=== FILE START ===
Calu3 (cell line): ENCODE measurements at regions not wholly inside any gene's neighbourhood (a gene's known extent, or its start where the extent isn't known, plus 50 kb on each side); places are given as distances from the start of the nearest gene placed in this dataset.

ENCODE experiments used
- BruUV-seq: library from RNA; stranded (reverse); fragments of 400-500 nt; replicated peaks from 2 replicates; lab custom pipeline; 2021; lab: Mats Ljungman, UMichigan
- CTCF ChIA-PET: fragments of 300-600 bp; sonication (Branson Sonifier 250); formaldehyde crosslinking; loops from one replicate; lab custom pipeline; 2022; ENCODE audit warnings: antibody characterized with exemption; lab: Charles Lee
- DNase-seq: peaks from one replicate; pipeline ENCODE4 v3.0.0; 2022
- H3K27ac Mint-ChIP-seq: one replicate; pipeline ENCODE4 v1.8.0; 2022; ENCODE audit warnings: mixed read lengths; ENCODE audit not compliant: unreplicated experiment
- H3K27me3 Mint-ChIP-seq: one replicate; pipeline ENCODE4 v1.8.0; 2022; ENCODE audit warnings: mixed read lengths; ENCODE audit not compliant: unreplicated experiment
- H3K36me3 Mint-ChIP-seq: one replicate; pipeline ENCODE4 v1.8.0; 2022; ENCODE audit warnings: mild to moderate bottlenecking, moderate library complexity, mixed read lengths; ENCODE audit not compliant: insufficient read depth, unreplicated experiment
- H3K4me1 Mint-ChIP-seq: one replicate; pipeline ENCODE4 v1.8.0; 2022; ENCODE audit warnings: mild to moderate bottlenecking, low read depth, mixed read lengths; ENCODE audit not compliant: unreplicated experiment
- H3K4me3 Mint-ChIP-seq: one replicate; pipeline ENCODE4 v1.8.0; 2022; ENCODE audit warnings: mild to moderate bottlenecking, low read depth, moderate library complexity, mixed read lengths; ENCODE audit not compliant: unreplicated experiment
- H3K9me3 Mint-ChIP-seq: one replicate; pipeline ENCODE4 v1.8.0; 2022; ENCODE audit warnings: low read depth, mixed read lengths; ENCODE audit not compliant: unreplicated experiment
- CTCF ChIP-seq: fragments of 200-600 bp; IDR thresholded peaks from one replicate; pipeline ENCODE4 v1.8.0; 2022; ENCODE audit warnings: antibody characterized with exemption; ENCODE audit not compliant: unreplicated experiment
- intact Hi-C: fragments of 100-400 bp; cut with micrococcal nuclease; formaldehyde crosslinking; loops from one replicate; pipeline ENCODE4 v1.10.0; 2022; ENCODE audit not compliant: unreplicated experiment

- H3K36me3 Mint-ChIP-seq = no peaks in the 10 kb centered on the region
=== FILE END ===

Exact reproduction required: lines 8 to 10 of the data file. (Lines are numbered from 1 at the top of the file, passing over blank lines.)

- H3K36me3 Mint-ChIP-seq: one replicate; pipeline ENCODE4 v1.8.0; 2022; ENCODE audit warnings: mild to moderate bottlenecking, moderate library complexity, mixed read lengths; ENCODE audit not compliant: insufficient read depth, unreplicated experiment
- H3K4me1 Mint-ChIP-seq: one replicate; pipeline ENCODE4 v1.8.0; 2022; ENCODE audit warnings: mild to moderate bottlenecking, low read depth, mixed read lengths; ENCODE audit not compliant: unreplicated experiment
- H3K4me3 Mint-ChIP-seq: one replicate; pipeline ENCODE4 v1.8.0; 2022; ENCODE audit warnings: mild to moderate bottlenecking, low read depth, moderate library complexity, mixed read lengths; ENCODE audit not compliant: unreplicated experiment